The FCC wants to criminalize AI robocall spam
The only thing worse than a telemarketer is a robo-telemarketer
The FCC wants to make AI-powered robocalls illegal and has warned of a rising wave of scams from voice-cloning technology.
On Thursday, Jessica Rosenworcel, boss of America's communications watchdog, said machine-learning software could potentially convince people to do things like donating money to fraudulent causes.
It's one thing for humans to con other humans, it's another for computers to imitate celebrities and others while spam-calling people at an industrial scale to swindle them with convincing lures.
Last month, New Hampshire residents received a fake call mimicking President Joe Biden's voice telling them to not vote in the state's Presidential primary election in an attempt to disrupt results.
"AI-generated voice cloning and images are already sowing confusion by tricking consumers into thinking scams and frauds are legitimate. No matter what celebrity or politician you favor, or what your relationship is with your kin when they call for help, it is possible we could all be a target of these faked calls," Rosenworcel said this week.
"That's why the FCC is taking steps to recognize this emerging technology as illegal under existing law, giving our partners at State Attorneys General offices across the country new tools they can use to crack down on these scams and protect consumers."
The agency believes the use of AI voice cloning technology in robocall scams should be criminalized under the 1991 Telephone Consumer Protection Act. Current laws require telemarketers to have explicit consent from consumers before they can make automated calls using "an artificial or prerecorded" voice. Rosenworcel believes the same rules should apply for AI-generated robo-calls too.
- FCC probes rise of AI robocall armies
- Robocall scammers sentenced in US after netting $1.2M via India-based call centers
- FTC sues VoIP provider over 'billions of illegal robocalls'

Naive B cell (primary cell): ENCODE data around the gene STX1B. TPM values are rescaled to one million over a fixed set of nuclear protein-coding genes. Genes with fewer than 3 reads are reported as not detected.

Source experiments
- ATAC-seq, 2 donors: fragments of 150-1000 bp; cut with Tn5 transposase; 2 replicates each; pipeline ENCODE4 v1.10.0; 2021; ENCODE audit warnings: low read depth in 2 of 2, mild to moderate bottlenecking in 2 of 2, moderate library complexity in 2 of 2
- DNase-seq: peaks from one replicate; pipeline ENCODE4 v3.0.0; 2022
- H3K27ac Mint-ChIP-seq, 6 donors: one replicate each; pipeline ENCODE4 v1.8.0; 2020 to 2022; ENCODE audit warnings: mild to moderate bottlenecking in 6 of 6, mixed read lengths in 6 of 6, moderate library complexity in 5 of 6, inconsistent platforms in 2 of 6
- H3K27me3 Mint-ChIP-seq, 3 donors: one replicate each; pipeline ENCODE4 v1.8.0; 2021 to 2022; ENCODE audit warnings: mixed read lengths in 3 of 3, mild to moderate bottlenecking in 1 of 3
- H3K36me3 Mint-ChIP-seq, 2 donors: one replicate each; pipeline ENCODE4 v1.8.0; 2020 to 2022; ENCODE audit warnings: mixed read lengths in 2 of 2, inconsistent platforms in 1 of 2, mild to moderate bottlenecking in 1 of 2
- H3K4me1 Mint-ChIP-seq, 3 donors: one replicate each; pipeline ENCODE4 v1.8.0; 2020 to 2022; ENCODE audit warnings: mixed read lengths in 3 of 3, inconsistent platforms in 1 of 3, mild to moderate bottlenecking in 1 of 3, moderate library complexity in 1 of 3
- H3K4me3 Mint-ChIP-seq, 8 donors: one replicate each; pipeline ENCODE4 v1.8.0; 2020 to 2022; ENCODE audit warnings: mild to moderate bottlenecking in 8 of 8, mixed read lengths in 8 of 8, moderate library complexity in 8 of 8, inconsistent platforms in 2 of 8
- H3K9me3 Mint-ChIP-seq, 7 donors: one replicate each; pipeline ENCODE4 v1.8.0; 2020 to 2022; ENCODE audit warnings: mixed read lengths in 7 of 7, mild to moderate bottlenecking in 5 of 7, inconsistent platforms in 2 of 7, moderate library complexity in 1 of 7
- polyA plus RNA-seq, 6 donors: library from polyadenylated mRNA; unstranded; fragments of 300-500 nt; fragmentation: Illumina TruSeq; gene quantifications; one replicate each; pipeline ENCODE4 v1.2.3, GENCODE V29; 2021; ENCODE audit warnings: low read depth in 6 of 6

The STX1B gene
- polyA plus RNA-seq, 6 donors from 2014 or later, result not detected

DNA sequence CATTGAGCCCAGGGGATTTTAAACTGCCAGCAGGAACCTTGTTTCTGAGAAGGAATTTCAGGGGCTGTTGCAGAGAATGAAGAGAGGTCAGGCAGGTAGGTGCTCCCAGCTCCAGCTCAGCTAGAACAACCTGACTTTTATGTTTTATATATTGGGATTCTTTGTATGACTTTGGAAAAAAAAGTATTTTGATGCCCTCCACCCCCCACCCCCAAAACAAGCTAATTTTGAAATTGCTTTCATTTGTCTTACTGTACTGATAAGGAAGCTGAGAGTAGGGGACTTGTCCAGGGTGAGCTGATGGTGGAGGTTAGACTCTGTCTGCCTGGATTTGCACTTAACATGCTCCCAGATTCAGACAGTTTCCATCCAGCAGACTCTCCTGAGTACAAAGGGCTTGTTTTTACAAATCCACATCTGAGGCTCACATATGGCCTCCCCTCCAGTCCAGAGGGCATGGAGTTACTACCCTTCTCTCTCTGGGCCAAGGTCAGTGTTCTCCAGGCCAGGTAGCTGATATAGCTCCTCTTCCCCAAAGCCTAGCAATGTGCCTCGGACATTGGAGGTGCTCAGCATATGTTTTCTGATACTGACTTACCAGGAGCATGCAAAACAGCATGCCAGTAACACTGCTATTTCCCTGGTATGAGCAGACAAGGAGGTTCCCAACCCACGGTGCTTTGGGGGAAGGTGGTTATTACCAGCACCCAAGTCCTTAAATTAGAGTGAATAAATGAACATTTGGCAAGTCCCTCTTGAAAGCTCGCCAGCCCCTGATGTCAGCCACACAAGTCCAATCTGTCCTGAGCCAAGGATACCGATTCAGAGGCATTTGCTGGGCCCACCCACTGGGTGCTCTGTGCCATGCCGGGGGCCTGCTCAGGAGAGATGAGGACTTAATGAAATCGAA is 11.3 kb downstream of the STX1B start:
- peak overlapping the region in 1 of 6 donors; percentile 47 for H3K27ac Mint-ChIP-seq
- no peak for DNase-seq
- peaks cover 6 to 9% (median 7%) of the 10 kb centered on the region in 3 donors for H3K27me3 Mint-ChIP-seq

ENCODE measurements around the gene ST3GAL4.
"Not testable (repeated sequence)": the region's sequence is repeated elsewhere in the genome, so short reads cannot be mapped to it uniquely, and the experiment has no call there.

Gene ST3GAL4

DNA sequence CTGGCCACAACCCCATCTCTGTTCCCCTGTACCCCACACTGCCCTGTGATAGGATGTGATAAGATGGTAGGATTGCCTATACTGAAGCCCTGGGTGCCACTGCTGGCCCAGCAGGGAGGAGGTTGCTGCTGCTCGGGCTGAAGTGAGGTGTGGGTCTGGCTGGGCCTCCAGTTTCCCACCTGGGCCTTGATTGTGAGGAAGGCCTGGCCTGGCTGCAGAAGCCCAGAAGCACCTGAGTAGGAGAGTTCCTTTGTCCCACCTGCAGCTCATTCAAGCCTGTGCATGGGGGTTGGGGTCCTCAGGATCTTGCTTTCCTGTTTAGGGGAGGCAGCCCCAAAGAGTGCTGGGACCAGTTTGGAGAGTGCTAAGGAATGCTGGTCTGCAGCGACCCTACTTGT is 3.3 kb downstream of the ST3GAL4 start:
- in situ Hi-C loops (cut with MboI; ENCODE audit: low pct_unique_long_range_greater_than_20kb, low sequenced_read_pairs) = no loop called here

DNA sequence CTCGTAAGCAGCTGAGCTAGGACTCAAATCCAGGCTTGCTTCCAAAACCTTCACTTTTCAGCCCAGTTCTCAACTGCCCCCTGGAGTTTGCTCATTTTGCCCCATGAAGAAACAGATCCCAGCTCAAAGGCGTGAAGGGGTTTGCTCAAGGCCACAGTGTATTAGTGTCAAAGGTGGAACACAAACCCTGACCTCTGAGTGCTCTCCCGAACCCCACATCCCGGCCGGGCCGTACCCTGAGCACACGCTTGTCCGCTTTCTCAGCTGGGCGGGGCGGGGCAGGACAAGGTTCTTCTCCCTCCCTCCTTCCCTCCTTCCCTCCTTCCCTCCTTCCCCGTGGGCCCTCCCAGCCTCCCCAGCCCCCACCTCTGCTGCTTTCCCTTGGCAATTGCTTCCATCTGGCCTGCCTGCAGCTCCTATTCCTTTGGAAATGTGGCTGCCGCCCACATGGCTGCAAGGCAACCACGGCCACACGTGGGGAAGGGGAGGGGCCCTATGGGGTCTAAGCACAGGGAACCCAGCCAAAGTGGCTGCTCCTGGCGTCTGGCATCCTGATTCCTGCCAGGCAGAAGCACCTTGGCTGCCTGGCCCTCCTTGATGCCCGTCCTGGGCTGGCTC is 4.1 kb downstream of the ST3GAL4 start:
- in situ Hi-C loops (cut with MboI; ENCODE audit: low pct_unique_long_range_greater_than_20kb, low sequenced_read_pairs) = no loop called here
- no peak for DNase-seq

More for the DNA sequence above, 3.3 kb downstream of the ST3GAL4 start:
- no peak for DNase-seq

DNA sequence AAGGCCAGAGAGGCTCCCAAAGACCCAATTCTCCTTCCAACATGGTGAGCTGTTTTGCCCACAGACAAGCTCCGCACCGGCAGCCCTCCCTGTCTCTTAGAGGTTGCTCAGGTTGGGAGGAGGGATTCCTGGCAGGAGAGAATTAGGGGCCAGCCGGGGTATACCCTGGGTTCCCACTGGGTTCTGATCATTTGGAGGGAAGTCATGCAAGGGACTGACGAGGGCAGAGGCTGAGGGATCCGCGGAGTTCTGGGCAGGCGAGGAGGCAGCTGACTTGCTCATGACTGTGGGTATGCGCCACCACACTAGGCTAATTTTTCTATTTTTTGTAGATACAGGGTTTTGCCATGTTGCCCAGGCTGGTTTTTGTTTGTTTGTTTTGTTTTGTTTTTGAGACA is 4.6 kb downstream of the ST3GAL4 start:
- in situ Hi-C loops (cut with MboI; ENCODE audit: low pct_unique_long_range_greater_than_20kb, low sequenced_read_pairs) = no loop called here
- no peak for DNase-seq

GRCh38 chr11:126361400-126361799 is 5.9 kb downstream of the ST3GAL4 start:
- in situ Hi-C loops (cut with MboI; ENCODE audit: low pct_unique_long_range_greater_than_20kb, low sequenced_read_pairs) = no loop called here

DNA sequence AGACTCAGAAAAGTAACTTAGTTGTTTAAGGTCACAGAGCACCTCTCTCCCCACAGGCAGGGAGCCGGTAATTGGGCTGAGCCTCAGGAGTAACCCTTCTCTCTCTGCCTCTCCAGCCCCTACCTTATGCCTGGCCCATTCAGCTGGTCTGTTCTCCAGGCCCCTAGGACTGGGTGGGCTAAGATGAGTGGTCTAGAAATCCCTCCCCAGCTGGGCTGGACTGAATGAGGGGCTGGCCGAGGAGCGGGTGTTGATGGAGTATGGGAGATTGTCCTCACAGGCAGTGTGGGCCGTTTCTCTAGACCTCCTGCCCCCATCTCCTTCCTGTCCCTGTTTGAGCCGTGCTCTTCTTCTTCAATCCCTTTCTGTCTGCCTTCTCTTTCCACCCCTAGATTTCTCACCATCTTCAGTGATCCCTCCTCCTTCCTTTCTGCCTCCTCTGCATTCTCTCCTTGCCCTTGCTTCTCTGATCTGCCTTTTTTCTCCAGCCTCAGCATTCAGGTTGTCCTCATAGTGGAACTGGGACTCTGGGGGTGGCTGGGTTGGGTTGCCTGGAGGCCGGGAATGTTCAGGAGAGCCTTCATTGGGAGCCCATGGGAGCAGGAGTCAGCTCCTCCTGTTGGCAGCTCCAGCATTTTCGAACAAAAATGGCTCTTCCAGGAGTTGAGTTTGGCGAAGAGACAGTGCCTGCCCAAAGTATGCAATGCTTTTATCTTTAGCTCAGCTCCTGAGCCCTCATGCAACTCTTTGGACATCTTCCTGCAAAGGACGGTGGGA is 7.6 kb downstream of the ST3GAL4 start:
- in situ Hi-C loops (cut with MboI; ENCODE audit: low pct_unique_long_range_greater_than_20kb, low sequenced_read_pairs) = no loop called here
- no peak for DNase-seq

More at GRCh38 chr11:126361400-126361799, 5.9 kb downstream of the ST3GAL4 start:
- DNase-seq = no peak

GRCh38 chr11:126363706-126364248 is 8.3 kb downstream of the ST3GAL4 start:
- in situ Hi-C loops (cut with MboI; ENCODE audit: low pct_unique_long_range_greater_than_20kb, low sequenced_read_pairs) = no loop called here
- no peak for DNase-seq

- FCC calls for mega $300 million fine for massive US robocall campaign
Lawmakers also want to tackle the issue. House Rep Frank Pallone, Jr (D-NJ) this week introduced a bill, called the Do Not Disturb Act, that would require telemarketers to disclose whether AI has been used to automatically craft a message used in a text message or phone call.
Penalties would apply if telemarketers impersonate someone. Pallone said that his draft legislation closes loopholes and expands robocall rules to cover text messages and the use of AI.
Government officials across the US support the FCC's ideas. Last month, Pennsylvania's Attorney General Michelle Henry wrote a letter [PDF] to the FCC and said that AI-generated voices should be classified as artificial voices, meaning that the TCPA should already protect against robocall scams made using voice cloning technologies. The letter was signed by 25 attorneys general from other states.
"Technology is advancing and expanding, seemingly, by the minute, and we must ensure these new developments are not used to prey upon, deceive, or manipulate consumers," Henry said.
"This new technology cannot be used as a loophole to barrage consumers with illegal calls. I commend the partners in this bipartisan coalition for seeing the potential harm AI can present to consumers already overwhelmed by robocalls and text communications." ®